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Blagoeva, Stella Dimitrova (1887–1954)

Blagoeva, Stella Dimitrova (1887–1954)

Bulgarian Communist revolutionary and diplomat. Name variations: Stela. Born in 1887; died in Moscow on February 16, 1954; daughter of Dimitur Blagoev (a revolutionary leader) and Vela Blagoeva (a teacher); studied music, history and philology and became a high school teacher.

Joined Socialist Party (1915) and Communist Party (1919); removed from teaching post after failure of Communist uprising (September 1923); fled to Soviet Union (1926); worked in the Communist International (Comintern) until its dissolution (1943); returned to Bulgaria (1945); served as vice-president of Bulgarian Pan-Slav Committee (1946–49); served as Bulgarian ambassador to the Soviet Union (1949–54).

Stella Blagoeva followed in the footsteps of her father Dimitur Blagoev (1856–1924), a near-legendary revolutionary figure in the history of modern Bulgaria. Blagoev spent his youth fighting the Turkish occupiers of his country and in 1883, while studying in Russia, founded one of the first Social Democratic groups in that country. Stella's mother Vela Blagoeva (1858–1921) was an equally remarkable figure, a teacher and gifted novelist who shared the dangers and triumphs of her professional revolutionary husband. Born in 1887, Stella Blagoeva grew up in a world of ideas, strongly held beliefs and, often, crushed hopes. Interested in the arts as well as politics, she studied music in Prague, then studied philology and history at the University of Sofia. She began teaching in a high school, becoming politically active by joining the Tesniak (Socialist) Party. In 1919, after the Bolshevik revolution, she followed the lead of her parents and joined the nascent Communist Party of Bulgaria.

Both politically and ideologically, the Bulgarian Communists felt themselves strongly linked to the struggling Russian Soviet Republic, and in September 1923 they made an ill-advised attempt to seize power in an armed insurrection. When this failed, the conservative forces carried out a bloody and thorough White Terror to root out all traces of Marxist revolutionary spirit in the country. Both of Blagoeva's parents died before the full weight of the repressions made itself felt in all aspects of Bulgarian public life. Blagoeva lost her teaching job and in 1925 was arrested by the political police. Upon her release in 1926, she went to the Soviet Union, where many among the Bulgarian Communist leadership had fled after the disastrous failure of their 1923 attempt to emulate the Bolshevik revolution.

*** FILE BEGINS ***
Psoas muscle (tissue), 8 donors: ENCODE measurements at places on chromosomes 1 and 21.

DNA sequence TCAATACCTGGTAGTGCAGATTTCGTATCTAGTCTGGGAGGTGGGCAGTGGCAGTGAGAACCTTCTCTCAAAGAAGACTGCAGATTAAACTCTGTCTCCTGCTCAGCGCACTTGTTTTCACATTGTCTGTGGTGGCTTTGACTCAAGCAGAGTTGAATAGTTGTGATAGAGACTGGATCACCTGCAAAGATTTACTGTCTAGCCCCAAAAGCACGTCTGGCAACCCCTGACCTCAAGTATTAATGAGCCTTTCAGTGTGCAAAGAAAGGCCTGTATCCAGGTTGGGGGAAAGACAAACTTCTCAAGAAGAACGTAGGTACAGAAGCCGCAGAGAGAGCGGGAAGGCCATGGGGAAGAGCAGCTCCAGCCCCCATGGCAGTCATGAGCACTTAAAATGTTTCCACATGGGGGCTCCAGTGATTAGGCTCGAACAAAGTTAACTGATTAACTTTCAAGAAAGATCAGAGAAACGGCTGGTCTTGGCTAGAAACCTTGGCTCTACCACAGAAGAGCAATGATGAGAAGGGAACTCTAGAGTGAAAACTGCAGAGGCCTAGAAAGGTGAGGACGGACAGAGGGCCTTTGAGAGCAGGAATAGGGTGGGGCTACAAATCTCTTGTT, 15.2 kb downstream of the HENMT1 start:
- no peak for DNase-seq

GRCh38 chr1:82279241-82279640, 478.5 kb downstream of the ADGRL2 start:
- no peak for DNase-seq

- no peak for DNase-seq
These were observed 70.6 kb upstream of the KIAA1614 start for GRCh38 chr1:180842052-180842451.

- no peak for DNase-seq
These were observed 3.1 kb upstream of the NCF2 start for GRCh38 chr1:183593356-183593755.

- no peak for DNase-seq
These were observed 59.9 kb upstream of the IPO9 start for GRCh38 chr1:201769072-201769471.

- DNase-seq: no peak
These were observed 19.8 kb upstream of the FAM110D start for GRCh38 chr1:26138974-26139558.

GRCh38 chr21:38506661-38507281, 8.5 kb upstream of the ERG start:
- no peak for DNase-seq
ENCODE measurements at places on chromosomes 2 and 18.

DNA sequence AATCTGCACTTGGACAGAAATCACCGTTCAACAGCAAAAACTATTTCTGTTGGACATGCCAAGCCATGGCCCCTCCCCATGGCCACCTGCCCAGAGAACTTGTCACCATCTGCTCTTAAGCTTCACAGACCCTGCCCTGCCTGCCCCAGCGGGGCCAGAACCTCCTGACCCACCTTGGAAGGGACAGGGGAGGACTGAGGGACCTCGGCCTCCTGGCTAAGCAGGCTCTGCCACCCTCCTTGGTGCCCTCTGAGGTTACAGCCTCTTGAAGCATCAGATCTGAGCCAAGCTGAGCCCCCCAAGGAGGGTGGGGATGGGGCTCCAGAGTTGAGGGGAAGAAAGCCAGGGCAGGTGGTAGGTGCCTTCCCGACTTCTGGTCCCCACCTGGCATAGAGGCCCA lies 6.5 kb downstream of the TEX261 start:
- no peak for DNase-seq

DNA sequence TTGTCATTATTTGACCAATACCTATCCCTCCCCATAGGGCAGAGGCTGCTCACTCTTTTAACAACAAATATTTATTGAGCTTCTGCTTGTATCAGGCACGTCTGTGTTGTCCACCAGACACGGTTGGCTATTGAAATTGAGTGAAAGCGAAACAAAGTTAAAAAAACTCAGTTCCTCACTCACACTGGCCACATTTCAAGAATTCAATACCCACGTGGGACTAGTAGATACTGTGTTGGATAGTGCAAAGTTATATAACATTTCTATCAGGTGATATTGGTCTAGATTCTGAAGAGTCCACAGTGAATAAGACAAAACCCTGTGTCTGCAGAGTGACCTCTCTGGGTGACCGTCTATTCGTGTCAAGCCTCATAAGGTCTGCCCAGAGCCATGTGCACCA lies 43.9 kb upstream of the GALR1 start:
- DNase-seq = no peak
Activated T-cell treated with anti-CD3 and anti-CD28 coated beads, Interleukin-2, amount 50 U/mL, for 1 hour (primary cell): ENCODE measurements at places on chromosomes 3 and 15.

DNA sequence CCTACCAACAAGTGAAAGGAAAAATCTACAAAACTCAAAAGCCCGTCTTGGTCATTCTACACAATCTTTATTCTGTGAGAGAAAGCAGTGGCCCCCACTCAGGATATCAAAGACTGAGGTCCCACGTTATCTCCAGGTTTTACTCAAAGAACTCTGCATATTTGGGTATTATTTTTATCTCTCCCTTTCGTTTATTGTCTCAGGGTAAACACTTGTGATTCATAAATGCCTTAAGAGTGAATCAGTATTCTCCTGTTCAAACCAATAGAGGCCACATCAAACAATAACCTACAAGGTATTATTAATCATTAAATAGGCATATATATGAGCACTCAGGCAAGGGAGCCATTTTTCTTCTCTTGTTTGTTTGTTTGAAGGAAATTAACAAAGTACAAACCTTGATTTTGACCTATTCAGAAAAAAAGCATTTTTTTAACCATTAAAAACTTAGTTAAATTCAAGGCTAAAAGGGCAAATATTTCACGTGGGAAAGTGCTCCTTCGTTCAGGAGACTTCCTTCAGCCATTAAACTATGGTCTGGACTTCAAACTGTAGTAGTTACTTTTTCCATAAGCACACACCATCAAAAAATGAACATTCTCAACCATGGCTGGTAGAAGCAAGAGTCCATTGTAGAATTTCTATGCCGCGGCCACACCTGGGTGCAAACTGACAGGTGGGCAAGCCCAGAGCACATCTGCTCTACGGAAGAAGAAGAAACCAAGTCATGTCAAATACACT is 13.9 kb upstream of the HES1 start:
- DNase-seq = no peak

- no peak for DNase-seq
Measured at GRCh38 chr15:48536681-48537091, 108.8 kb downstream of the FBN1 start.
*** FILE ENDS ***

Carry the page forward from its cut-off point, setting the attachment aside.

Rapidly rising in the bureaucracy of professional revolutionaries, Stella Blagoeva remained in the Soviet Union for almost the next two decades. Of proven loyalty to Joseph Stalin, she benefitted from the purges of the Communist International (Comintern), moving into positions of responsibility vacated by those deemed wavering in their loyalty to the Kremlin. By the 1930s, she had advanced to the important post of director of the cadre section of the Latin-language countries, which included not only France, Spain and Italy but also all of Latin America. When Stalin dissolved the Comintern as a wartime concession to his allies, Blagoeva was named to the foreign bureau of the Bulgarian Communist Party, and also joined the presidium of the Pan-Slav Committee in Moscow. The Pan-Slav Committee was part of Stalin's strategy to win over non-Communists in Eastern Europe on the basis of their shared culture and language with Russians and other Slavic members of the Soviet Union. Extremely visible to the public in her work at the Pan-Slav Committee, Blagoeva had advanced to the presidency of the organization by the end of World War II.

Returning to Bulgaria after the defeat of Nazi Germany, she became the most visible woman political leader in the newly created People's Republic of Bulgaria. She served as vice-president of the Bulgarian Pan-Slav Committee from 1946 through 1949, when the Soviets abruptly terminated their cultural offensive based on shared Slavic ties. At the 1948 congress of the Bulgarian Communist Party, Blagoeva remained the most prominent woman in the nation's political life and was elected an alternate member of the ruling central committee. Skillfully surviving the pitfalls of Balkan Communist politics, she would become a full member of the central committee in 1950. In 1949, she reached the summit of her political career with her appointment as Bulgaria's ambassador to the Soviet Union. As one of the few female diplomats of ambassadorial rank in the immediate post-1945 era, Stella Blagoeva proved herself equal to the task of survival in the last years of an increasingly paranoid Joseph Stalin. She outlived Stalin by less than a year, dying in Moscow while still in her ambassadorial post on February 16, 1954.

sources:

Bell, John D. The Bulgarian Communist Party from Blagoev to Zhivkov. Stanford, CA: Hoover Institution Press, 1986.

Blagoeva, Stella. Dimitrov: A Biography. NY: International Publishers, 1934.

Bulgarian Academy of Science. Information Bulgaria: A Short Encyclopaedia of the People's Republic of Bulgaria. Oxford: Pergamon Press, 1985.

Held, Joseph. Dictionary of East European History Since 1945. Westport, CT: Greenwood Press, 1994.

Lazitch, Branko and Milorad M. Drachkovitch. Biographical Dictionary of the Comintern. New, revised and expanded edition. Stanford, CA: Hoover Institution Press, 1986.

"Mrs. Stela Blagoeva," in The New York Times. February 17, 1954, p. 31.

Rothschild, Joseph. The Communist Party of Bulgaria: Origins and Development 1883–1936. NY: Columbia University Press, 1959.

John Haag , Associate Professor, University of Georgia, Athens, Georgia

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